The Forest Design
Our model relies on periodic thinnings in order to optimize the sequestration capacity of a hectare of forest. Without thinnings, the trees crowd one another and overall productivity declines. The timber that is extracted from the forest belongs to the landowner – to either sell or to use on the farm. We select species for our forest designs with this in mind. Certain species tend to grow very rapidly and are great carbon accumulators, however the market value of the wood is insufficient for sustainable forestry. Others species grow more methodically, however the wood is more valuable. We use a mixed species model that balances these concerns. Some species excel at long-term carbon accumulation, while the fastest growing tree species are included to provide the farmer with significant early income.
The Contractual Relationship
We enter into an initial 25-year contract for each project. These contracts are easy to follow and are discussed in depth with the farmer in order to set reasonable expectations. Although we intend that each forest plantation last indefinitely, the 25-year period is a reasonable legal agreement for a landowner. Fortunately, we believe that the model will work, and we are confident that the landowner will maintain the land as forest indefinitely due to its ability to satisfy his or her needs for income.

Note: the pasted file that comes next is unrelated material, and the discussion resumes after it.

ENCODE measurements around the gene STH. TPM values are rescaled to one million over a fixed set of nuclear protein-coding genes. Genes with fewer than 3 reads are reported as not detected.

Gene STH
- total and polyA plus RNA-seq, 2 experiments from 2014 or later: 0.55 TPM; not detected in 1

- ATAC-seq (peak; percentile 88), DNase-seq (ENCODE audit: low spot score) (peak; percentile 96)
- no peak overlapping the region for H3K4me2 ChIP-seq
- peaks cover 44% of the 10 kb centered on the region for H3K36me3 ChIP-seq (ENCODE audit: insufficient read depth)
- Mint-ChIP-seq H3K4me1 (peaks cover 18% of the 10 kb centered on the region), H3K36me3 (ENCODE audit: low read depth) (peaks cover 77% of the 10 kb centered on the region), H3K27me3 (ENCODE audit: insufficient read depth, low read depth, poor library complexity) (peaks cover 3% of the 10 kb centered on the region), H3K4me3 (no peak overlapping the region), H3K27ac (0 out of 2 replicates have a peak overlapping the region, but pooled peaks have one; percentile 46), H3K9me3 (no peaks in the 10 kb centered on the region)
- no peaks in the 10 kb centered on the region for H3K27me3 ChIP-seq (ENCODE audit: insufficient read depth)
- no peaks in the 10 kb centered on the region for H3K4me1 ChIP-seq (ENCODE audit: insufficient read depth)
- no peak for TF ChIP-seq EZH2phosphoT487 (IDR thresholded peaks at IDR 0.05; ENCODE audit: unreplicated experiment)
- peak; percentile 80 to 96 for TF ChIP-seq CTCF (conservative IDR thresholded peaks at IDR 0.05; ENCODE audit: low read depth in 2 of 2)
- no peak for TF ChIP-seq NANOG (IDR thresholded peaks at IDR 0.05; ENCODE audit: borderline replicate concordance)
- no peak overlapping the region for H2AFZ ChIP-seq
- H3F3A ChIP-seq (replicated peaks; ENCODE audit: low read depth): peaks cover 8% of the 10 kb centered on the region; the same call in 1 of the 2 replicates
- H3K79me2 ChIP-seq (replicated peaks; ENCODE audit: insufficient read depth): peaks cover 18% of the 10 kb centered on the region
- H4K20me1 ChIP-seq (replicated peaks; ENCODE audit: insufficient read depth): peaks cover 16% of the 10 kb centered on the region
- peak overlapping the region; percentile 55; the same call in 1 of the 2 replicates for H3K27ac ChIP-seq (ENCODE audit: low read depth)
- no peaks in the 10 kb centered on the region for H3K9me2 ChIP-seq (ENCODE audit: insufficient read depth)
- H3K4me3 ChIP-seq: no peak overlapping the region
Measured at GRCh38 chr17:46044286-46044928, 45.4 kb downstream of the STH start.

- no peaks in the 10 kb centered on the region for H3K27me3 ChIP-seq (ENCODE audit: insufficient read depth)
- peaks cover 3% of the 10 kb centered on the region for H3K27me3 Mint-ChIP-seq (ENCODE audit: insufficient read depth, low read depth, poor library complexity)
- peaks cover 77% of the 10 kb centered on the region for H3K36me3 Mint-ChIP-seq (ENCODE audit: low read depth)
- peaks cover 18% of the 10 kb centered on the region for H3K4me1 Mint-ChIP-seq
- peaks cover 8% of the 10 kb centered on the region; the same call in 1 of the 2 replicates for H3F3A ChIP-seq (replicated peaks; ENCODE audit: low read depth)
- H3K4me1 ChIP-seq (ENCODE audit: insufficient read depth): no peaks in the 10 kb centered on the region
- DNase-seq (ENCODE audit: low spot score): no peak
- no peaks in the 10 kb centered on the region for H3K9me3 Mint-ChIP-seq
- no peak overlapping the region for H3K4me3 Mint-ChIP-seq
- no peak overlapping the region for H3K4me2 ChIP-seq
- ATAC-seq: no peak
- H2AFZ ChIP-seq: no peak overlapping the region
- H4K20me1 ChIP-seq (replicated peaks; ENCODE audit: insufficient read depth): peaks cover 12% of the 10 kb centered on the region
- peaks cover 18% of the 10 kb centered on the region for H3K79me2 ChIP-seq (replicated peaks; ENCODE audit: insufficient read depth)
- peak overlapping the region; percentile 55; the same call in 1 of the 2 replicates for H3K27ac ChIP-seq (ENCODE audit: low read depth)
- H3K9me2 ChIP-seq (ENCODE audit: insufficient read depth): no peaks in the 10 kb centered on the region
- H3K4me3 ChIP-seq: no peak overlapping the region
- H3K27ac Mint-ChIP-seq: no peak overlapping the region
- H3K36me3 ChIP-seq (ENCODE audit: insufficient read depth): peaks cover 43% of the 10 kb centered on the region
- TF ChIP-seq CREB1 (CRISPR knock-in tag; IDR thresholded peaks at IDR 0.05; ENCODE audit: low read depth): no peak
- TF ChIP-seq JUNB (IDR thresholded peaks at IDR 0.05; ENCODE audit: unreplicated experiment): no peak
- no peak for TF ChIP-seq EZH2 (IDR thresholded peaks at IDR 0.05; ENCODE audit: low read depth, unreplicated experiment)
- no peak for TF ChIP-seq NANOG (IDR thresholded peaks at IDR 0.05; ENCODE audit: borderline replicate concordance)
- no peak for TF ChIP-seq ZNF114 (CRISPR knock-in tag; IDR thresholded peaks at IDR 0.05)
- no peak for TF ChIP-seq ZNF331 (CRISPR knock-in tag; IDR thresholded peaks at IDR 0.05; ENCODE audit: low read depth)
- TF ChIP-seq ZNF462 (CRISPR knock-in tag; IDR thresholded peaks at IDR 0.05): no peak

Payments for Ecological Services (PES)
Since most landowners do not have the resources to wait 15-20 years to realize profits from their forest, our model incentivizes and motivates landowners to establish and manage the forest through two PES mechanisms. The first is a US$2,000 establishment contribution per each hectare of new forest plantation. The $2,000 is spread out over a period of three years, which helps cover planting and management costs over that period. We conduct our forest measurements annually in order to ascertain the productivity of the plantation. For each metric ton that is captured in the forest, we then pay the farmer US$5. Typical annual forest productivity would yield approximately $200 each year in carbon capture payments. These payments allow the farmer to remain invested in the project until profits from forest thinnings arrive.
The Interpersonal Relationship
We guide the landowner every step of the way (after all, we have obligations to the forest sponsors that we must meet!), however, we attempt to empower the landowner to take over responsibility. Our team regularly visits each project to train the farmer and farm employees on management techniques and general land management. It is rare that a week goes by without some interaction between us and a landowner. In some cases, we have even reinforced the link between the farmer and the forest donor through visits to the project sites by the sponsor.